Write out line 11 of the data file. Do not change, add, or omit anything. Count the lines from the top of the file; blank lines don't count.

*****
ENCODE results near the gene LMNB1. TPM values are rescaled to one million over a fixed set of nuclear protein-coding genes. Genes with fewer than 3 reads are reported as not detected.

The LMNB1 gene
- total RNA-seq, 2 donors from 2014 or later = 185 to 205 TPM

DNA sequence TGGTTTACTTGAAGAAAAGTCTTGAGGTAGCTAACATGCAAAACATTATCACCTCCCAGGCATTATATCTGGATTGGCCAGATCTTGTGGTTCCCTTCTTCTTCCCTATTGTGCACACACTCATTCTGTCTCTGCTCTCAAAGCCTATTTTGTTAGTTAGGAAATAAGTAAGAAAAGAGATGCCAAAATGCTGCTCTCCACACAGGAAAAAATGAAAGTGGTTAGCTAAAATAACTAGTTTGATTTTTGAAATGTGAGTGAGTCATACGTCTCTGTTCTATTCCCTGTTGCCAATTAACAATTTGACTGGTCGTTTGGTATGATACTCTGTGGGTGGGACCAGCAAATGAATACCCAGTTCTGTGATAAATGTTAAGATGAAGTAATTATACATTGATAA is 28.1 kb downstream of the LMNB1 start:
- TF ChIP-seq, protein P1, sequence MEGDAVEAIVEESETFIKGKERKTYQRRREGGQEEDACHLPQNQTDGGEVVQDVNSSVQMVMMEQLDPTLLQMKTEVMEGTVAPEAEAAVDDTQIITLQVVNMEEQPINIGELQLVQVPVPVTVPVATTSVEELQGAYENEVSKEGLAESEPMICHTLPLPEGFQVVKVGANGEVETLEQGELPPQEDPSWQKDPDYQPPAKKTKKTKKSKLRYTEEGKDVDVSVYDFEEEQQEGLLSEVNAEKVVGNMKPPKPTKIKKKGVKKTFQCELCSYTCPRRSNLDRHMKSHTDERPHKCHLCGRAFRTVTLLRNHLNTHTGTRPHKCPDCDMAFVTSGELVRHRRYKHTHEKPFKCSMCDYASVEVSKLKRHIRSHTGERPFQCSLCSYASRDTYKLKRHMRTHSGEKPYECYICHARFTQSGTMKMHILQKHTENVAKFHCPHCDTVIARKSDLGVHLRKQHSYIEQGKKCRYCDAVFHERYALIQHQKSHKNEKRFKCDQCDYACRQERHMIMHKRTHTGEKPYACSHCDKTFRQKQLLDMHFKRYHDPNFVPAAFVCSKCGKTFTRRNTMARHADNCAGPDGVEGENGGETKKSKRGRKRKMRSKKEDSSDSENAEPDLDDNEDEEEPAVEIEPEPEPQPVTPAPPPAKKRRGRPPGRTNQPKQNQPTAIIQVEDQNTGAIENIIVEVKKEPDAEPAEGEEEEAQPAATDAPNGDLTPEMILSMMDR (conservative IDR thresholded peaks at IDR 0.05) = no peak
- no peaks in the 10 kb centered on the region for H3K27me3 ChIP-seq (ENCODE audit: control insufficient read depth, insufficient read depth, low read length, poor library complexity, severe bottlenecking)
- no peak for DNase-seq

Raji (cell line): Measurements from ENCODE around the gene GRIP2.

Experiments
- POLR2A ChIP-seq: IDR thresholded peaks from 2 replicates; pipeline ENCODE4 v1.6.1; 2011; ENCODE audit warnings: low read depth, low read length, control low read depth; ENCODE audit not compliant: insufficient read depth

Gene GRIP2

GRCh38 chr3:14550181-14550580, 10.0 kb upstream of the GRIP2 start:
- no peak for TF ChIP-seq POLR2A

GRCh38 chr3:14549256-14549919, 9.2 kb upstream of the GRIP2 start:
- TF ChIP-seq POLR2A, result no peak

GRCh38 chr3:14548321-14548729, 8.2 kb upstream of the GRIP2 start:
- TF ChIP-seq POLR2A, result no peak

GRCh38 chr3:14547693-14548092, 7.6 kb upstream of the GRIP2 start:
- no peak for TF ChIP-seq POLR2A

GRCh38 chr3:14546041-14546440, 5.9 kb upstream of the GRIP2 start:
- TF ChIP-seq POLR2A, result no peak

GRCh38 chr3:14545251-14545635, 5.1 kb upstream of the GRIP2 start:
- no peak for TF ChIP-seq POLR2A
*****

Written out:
Gene GRIP2